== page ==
Re: [penturners] Questions About Wood Drying
- Hi Jeff,
Saw you inquiry on how to dry 'green' wood. Allow me to add my "2 cents worth".
I live in an area that is normally very dry (Yuma, AZ averages 10-20% humidity). Wood in this climate, once cut, will normally 'check' (crack) through the pith (center) of the tree within one hour or less unless the end grain is sealed. I use Sealtite 60 (a water based latex product that resembles wax when dry). I apply this sealant to the end grain within minutes of cutting the wood. This sealant can be purchased through Craft Supplies USA or at a number of other wood supply outlets.
If I have the time I saw the log in half, roughly an inch or so, on each side of the pith. In other words, you will end up with a slab of wood, roughly 2" thick, that will contain the center of the log. Leaving the pith in a piece of wood will generally guarantee checking as it dries and this checking can ruin the entire log. This 'center' piece, when dry, can be used for all sorts of small projects so don't throw it away. When cutting mesquite I have numerous neighbors hovering around like mosquitoes that are willing to take this slab in order to use it in their bar-b-que pits. Little do they know.....
I do not remove the bark from the outside of the log nor do I seal the exposed (cut side) of the log - just the end grain. If the wood is the type that is valuable or is of a species that wants to tear itself apart as it dries (olive, eucalyptus, most burl woods, etc.) I place it into a plastic bag and tie off the bag to reduce the amount of moisture the wood looses as it dries (in order to reduce the chance of additional checking).
Once a week I will open the plastic bags, remove the wood, and turn the bag inside-out. You'll see where beads of moisture have accumulated on the inside surface of the bag. This is normal. Wipe the water off with a paper towel, replace the wood inside the dry side of the bag, and repeat this process until you don't see the anymore water beads. At that point you can leave the wood exposed to the air to complete the drying cycle. I have lost very little wood using this process.
Please be aware that wood left in a plastic bag will most likely grow a host of different and, in some cases, dangerous molds. Wash your hands after handling the wood!
What I've suggested is just one of many ways to dry wood. Everyone has their own technique and you will probably have to go through a trial & error process to see what method works best in the area in which you live. I've seen wood that has been cut and air dried for three years in a humid environment then brought to Provo, Utah and crack within two days because of Provo's low humidity. The purchase of a good moisture meter will also aid in determining when the wood has reached the proper moisture content for turning (I turn when a piece has dried to 7%-8% moisture content).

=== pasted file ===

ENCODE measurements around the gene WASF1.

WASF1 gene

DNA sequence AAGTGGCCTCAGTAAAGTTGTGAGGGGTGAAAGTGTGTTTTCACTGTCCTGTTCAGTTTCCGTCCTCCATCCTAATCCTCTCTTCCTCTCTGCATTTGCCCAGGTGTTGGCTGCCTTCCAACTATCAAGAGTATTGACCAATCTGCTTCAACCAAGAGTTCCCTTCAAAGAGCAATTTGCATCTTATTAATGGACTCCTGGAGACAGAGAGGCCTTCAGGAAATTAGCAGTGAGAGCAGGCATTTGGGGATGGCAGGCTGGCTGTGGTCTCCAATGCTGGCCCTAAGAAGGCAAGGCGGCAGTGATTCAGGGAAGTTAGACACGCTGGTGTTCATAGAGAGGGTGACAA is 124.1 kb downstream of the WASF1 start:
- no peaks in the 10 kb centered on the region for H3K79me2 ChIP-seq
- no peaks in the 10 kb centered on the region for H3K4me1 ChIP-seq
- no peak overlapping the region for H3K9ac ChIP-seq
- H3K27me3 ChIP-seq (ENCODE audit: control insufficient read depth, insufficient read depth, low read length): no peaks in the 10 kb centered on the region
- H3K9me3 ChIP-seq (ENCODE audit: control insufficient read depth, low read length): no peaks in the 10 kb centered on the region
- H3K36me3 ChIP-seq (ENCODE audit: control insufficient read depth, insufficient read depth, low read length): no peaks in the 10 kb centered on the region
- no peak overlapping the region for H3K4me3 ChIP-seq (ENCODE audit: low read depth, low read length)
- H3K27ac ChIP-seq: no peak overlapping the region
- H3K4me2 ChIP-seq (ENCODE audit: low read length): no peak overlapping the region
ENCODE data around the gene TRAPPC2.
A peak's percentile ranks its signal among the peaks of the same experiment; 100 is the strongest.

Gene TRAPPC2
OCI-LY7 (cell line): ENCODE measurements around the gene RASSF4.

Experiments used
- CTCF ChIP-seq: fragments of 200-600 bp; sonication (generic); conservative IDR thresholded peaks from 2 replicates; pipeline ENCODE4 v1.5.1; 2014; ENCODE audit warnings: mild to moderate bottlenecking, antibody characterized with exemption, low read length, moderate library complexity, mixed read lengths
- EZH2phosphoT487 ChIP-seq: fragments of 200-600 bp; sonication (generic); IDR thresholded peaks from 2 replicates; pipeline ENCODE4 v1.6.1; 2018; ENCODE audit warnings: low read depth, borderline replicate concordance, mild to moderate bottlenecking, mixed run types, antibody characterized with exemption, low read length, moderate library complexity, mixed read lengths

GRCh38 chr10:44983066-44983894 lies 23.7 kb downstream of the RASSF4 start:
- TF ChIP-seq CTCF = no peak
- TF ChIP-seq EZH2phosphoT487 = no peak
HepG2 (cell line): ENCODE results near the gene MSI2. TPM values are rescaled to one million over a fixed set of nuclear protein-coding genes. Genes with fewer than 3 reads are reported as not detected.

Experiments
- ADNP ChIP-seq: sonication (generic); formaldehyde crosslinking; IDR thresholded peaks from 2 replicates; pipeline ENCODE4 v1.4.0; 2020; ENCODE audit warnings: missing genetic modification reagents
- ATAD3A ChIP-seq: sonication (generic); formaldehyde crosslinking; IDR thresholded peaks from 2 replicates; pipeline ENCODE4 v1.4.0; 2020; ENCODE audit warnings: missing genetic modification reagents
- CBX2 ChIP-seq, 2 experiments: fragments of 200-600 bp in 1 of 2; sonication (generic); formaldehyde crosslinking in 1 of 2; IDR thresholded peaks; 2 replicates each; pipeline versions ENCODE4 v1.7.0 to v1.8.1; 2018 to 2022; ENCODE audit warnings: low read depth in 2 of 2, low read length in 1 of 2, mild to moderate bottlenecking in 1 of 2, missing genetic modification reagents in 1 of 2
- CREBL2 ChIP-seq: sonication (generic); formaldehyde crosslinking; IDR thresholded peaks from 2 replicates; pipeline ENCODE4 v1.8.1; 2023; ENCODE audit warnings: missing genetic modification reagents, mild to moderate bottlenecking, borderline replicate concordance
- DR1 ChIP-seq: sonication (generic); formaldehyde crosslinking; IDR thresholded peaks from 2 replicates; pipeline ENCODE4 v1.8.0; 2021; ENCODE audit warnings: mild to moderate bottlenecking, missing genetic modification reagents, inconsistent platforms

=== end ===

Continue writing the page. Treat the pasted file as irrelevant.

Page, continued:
I don't use the different chemicals to accelerate the drying process (pentacryl) nor do I use a microwave (it just makes me want to order a pizza). Sometimes you just have to let Nature do it's thing - in it's own way and in it's own time. In my opinion this is one of those times.
Hope this helps.
----- Original Message -----
Sent: Thursday, August 30, 2001 7:34 PM
Subject: [penturners] Questions About Wood Drying
> This may be a bit off topic but I am curious about the process of
> drying green wood. I know I have read posts about people making pens
> from "found wood" so somebody must know where I can find more
> information about the process. How long does it take wood to dry?
> I'm sure it varies with the species but is there any general rules?
> Can it be dried quicker with heat. I assume that it can being most
> wood is sold as "kiln dried". What is involved with that process.
> Since we are dealing with very small pieces can it be done another
> way, say in an oven? I see wood for sale that is "waxed" I'm
> guessing that this is to seal out (or in) moisture. Is this
> necesssary? How is it removed? My main reason for asking is that
> down the street a neighbour cut down a hedge apple tree (I think
> Osage Orange is another name for it). It is a beautiful bright
> yellow wood, and I can have a bunch of it. Another neighbour is
> cutting down a big walnut tree next week, and I'm sure I can get some
> of it if I want it. I did find an article about drying wood in the
> microwave? Sounds kinda goofy to me but does it work? Anyone tried
> it? I know it's a long post so thanks for letting me ramble.
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